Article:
DID in Children

“As an undergraduate student in psychology, I was taught that multiple personalities were a very rare and bizarre disorder. That is all that I was taught on ... It soon became apparent that what I had been taught was simply not true. Not only was I meeting people with multiplicity; these individuals entering my life were normal human beings with much to offer. They were simply people who had endured more than their share of pain in this life and were struggling to make sense of it.”

― Deborah Bray Haddock, The Dissociative Identity Disorder Sourcebook

DID Research

DID in Children

 

Image: "child abuse" by Peter Bulthuis

CC BY-NC-SA 2.0

 

Dissociative identity disorder is the result of repeated or long-term childhood trauma. It cannot form after 6 to 9 years of age. Therefore, there must be children who can be diagnosed with DID. Because children are diagnosed with DID more rarely than adults are, some assume that DID is not valid or that it does not truly form as a response to childhood trauma. What this position fails to take into account is that that although DID must form while an individual is still a child, it can fully manifest or become apparent at any age. Even many adults with DID are often not immediately diagnosable to such, and clinicians who have no training regarding dissociation might never realize if one or more of their patients have DID. DID in adults is often at first mistaken for a variety of other conditions, and DID is even harder to recognize in children.

 

In children, the presentation of DID is often more covert and less complete than it is in adults. Dissociation may be visible primarily through problems with memory, concentration, attachment, and play with traumatic themes. Full switches between alters are rare when compared to passive interference that presents as overlap or disruption between mental states and discontinuities in experience. When switches do occur, they're easily mistaken for normal signs of adolescence or for other, better known disorders such as major depressive disorder, bipolar disorder, or attention deficit disorder (APA, 2013).1 Because dissociative states develop more the more that they are used and exposed to new situations, dissociative states in children are often not as fully developed or obvious as can be alters in adults. Additionally, children might be less likely to realize that having such distinct parts is unusual, and when they do have this knowledge, they might be unwilling or frightened to admit to having parts or to talk about their parts. Finally, even if the dissociative child attempts to seek help, the adults around and in charge of the child might deny that the child could have been hurt enough for them to have a dissociative disorder, especially a severe dissociative disorder like DID (ISST-D, n.d.).2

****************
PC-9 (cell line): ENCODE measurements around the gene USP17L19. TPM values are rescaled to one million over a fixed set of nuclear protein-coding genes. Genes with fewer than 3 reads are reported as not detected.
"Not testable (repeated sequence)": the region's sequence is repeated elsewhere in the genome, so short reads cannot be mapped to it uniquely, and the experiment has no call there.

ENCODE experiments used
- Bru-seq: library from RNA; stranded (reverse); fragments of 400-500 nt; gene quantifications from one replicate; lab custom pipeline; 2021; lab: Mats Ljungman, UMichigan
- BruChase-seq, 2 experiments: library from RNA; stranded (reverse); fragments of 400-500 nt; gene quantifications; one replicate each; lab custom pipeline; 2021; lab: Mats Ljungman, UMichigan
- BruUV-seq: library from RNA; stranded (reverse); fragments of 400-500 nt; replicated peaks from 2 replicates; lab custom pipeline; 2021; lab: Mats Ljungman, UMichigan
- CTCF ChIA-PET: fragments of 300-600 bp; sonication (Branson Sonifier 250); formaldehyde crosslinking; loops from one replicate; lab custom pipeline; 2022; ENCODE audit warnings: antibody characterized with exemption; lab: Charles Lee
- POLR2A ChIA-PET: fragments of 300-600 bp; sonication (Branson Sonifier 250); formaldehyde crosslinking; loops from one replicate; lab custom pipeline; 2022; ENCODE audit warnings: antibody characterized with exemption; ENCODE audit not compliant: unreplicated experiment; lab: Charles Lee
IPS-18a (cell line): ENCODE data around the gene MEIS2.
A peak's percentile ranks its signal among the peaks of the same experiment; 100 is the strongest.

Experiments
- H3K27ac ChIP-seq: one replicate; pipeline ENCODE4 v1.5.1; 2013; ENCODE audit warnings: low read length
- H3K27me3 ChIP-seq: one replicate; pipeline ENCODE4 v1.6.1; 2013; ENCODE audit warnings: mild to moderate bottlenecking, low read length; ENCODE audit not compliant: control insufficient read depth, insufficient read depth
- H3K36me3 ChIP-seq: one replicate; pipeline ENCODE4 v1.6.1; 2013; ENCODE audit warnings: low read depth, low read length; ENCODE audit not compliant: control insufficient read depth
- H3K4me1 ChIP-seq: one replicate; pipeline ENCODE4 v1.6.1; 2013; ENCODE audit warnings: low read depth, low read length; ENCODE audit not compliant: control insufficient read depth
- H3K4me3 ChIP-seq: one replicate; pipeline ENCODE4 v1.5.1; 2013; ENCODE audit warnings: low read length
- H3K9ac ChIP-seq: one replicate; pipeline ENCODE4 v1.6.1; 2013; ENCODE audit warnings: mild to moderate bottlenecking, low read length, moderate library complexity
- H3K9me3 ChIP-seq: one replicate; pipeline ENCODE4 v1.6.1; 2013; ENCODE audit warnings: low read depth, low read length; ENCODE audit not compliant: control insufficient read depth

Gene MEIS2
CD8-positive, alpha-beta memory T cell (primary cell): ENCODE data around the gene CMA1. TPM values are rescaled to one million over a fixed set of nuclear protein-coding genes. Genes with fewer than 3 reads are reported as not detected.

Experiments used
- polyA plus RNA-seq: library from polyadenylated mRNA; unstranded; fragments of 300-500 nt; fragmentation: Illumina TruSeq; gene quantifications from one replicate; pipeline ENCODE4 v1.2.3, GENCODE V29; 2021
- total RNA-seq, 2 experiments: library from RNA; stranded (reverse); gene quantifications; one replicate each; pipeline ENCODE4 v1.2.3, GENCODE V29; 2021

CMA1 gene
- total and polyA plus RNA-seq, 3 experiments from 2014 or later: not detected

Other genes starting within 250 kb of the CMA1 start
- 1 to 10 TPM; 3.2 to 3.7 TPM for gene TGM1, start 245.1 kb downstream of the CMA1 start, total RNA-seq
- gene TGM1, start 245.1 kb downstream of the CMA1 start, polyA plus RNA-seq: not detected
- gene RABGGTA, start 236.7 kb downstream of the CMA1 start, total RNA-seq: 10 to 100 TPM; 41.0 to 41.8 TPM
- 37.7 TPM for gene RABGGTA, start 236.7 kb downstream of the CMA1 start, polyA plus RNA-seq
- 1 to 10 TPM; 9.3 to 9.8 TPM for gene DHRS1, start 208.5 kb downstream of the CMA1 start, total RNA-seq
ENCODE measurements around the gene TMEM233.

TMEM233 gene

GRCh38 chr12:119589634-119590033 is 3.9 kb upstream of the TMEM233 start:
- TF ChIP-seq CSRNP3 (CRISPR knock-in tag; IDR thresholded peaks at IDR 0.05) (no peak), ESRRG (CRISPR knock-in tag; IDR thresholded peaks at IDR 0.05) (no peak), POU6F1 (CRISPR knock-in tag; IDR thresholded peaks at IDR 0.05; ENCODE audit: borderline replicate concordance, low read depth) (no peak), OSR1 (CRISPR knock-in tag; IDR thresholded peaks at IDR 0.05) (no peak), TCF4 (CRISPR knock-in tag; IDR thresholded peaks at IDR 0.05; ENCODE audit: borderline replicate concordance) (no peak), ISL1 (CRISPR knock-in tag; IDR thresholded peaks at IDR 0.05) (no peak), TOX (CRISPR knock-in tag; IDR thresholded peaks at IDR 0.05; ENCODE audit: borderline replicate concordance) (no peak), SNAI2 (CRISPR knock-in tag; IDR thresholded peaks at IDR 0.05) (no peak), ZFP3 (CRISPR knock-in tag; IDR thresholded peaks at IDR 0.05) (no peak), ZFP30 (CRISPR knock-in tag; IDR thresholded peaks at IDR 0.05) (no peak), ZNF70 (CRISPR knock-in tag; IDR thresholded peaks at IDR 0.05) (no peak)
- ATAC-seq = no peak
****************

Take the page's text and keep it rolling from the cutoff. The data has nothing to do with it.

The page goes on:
Despite all of this, DID is sometimes diagnosed in children, even young children, who show especially noticeable symptoms of the disorder or who blatantly switch. Occasionally, children with documented trauma histories will show extreme variations in behavior and temperament that are associated with identifying themselves by a different name. Episodes of fear, anger, or aggression may not be recalled by the child after they occur. These children might frequently zone out, daydream, or enter trance-like states. They might have unprovoked and extreme changes in mood or consistently switch through different sets of preferences, opinions, and skills (Muller, 2013).3 Additional indicators of dissociation in children include the child repeatedly regressing to a younger state, referring to themself by a different name or as "we," repeatedly cycling through gaining and losing the same sets of skills, seeming unable to feel emotions or being unaware of their emotional state, showing confusion over what situations are or are not safe, being unable to recall important but non-traumatic events and situations, admitting to hearing voices in their head, reporting having people inside who boss them around, displaying signs and symptoms of posttraumatic stress disorder, being unable to feel pain or not reacting to pain, or having frequent but unexplained health problems (ISST-D, n.d.).2